I received my undergraduate degree from Emory University in Environmental Studies and then my MBA from the University of Chicago, Booth School of Business. Undergraduate courses definitely influenced my career path, and provided an important foundation for understanding the interplay between environmental systems, economics and the built environment. Most importantly, it sparked an ongoing curiosity and a desire to solve what I saw as one of the biggest and most important challenges facing the next three to five generations.
- What made you want to choose a career in sustainable investing?
Sustainability was always the anchor of my career exploration, where it took a few cycles to ultimately land on investing. Ultimately, sustainable investing is the convergence of three things I’m extremely passionate about – a cleaner environment, new exciting technologies, and entrepreneurship.
- In 2020, the European Investment Bank found that only 2.3% of VC funding goes to women led start-ups. Why do you think it is hard for women to get access to investments?
I probably tend to think about this kind of data a slightly different way, as someone who sits on the investor side of the table and would love to back more women-led startups. I don’t think it’s a question of access. Rather, I believe it’s a function of proportions we see in the deal flow funnel, where there are fewer women led companies. This dynamic is noticeably changing and so with that I believe we will start to see more VC dollars follow.
- Are there any recent market trends in clean technologies that you are excited about?
As an early-stage investor, we generally invest ahead of the trends which are reaching the headlines. One example is a long duration (12 – 100 hours) grid-scale storage company, E-Zinc. We led their seed round about three years ago, before anyone was talking about long duration. Today, the company is poised for success as major energy companies and utilities are turning to more scalable cost-effective alternatives to lithium ion for integrating renewables and improving grid resiliency.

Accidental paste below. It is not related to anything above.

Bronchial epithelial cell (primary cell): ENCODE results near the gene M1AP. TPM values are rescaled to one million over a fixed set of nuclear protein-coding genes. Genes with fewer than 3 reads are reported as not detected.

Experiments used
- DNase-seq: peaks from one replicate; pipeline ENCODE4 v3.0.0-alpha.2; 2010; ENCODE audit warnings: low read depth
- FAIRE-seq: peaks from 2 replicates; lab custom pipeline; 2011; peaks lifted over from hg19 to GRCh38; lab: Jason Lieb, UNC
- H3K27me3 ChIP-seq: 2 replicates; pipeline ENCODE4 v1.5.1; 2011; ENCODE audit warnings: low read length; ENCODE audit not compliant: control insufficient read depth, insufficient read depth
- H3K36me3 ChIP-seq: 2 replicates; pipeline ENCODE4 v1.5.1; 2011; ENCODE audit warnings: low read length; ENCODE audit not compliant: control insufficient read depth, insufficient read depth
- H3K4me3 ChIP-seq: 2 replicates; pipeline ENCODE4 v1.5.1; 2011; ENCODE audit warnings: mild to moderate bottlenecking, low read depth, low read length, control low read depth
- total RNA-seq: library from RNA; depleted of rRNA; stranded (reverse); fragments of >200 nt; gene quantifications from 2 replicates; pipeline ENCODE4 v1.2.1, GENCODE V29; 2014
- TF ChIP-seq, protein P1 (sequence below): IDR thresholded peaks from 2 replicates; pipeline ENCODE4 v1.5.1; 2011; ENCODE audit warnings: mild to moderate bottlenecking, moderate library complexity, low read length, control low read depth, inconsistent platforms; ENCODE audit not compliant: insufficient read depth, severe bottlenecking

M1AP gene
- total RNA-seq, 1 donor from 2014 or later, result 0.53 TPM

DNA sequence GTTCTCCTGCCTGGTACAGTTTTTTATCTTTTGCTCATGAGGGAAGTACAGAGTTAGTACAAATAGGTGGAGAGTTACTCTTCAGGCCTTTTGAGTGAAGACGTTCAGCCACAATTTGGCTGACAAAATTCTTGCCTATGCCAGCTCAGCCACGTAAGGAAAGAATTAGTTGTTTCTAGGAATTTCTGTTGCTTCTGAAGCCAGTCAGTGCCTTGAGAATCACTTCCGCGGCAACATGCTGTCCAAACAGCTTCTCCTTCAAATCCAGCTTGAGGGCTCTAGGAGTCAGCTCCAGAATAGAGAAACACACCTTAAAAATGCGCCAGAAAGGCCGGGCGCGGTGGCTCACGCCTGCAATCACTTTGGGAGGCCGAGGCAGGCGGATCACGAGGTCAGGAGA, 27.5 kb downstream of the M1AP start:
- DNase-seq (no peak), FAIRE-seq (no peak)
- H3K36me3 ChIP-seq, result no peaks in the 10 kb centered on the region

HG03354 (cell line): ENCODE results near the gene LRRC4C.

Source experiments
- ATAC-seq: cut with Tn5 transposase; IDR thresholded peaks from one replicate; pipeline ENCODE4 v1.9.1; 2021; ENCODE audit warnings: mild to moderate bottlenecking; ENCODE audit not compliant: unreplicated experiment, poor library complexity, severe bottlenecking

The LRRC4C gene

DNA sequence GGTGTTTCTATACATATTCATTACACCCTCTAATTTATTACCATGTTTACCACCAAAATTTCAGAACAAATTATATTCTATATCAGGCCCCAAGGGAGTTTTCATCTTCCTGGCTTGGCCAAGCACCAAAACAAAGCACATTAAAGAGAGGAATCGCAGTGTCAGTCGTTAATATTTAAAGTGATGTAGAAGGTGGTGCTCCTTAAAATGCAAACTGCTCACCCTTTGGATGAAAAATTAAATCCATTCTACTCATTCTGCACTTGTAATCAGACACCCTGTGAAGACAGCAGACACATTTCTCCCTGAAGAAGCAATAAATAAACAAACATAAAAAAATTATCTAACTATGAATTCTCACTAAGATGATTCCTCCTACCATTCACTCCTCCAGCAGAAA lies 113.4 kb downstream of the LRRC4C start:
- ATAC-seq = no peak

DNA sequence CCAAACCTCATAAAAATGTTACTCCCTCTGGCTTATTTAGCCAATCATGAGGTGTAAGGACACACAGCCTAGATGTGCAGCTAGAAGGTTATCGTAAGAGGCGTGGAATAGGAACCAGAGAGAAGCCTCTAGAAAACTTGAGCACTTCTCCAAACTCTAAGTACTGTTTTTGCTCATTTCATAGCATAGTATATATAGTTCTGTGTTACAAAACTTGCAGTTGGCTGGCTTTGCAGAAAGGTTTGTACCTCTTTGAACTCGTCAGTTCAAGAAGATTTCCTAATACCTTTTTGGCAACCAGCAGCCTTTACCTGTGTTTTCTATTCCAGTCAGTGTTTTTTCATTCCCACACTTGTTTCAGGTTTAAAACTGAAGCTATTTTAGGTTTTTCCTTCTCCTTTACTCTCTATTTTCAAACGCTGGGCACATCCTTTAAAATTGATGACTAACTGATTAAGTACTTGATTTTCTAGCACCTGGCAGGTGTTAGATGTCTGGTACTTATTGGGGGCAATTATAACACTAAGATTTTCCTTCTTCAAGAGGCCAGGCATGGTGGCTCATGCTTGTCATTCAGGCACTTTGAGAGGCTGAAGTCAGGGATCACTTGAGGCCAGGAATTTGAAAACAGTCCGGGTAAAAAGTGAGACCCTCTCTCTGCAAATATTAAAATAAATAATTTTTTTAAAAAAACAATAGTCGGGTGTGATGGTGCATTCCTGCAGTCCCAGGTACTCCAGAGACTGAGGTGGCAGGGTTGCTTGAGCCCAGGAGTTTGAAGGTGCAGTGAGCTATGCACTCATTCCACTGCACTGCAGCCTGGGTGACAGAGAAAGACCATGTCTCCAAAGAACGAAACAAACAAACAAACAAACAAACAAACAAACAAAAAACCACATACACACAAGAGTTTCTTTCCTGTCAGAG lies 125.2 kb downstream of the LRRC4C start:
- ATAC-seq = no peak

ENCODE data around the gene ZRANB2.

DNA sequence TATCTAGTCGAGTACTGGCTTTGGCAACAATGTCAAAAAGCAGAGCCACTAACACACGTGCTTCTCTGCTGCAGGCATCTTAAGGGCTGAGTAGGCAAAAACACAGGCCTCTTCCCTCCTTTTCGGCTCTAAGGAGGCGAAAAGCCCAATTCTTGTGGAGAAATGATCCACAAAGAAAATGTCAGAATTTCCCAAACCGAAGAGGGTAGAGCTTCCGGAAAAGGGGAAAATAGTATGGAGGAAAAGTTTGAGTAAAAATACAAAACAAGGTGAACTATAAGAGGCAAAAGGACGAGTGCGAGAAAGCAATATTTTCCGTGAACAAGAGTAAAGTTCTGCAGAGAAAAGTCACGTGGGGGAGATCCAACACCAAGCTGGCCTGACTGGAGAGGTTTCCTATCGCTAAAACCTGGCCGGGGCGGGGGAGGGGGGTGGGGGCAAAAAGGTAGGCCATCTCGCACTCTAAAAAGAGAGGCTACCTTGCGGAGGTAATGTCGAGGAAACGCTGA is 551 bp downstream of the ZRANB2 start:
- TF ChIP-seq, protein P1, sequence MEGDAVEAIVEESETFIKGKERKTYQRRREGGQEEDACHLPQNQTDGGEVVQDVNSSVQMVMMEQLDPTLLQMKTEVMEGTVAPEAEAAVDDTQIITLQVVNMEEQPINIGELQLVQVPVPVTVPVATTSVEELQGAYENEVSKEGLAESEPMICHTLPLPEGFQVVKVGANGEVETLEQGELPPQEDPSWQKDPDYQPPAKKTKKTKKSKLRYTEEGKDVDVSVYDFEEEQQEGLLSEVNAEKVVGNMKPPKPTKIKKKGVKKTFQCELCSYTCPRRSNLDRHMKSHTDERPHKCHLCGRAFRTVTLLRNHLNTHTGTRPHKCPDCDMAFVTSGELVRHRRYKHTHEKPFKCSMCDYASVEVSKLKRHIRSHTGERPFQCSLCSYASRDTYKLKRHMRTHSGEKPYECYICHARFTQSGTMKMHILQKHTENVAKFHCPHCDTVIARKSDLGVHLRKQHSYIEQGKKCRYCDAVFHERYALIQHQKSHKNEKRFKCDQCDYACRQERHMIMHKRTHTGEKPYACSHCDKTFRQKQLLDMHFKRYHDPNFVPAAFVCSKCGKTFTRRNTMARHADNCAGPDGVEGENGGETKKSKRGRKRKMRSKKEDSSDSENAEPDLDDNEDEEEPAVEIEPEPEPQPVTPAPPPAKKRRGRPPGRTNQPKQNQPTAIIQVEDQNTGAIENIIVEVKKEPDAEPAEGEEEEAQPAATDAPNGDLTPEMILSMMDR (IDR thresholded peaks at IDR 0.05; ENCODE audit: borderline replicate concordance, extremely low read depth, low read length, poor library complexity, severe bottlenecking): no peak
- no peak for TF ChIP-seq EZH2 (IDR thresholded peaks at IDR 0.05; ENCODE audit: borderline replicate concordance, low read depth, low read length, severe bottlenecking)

A massive surge of ideas in a given technology sub-vertical (e.g. hydrogen or carbon capture) may signify a future market shift that could underpin an investment thesis, but it also increases the level of conviction I need to have around a particular technology, team or go-to-market approach.
- What skillsets would you advise young women to acquire in order to become successful in a career in sustainable investing?
My advice to anyone looking to become successful in sustainable investing would be as follows:
- Follow your passion, as this should naturally drive your curiosity for learning.
- Start building relationships and your own personal CRM.
- Set goals and hold yourself accountable.
- Develop expertise and depth of knowledge in some dimension of the field – whether a specific technology or a stage of investing or maybe even on the operating side of a company – then expand your skill set from there.
- Support others be generous (but smart) with your time.
A short bio of Sara Chamberlain:
Sara Chamberlain has worked in the energy and environment sector for nearly a decade, with a core focus on helping energy startups develop commercialization strategies. Working at the intersection of technology and entrepreneurship is a personal passion.
She currently leads Energy Foundry’s investment activity and maintains an active role with each of the firm’s portfolio companies. Prior to joining Energy Foundry, Sara co-managed the government advisory practice for clean technology startups at Wilson Sonsini Goodrich & Rosati, where she successfully led multiple teams through more than two dozen federal and state grant and loan applications, including over $300 million in research grants, loans and guaranteed loan funding.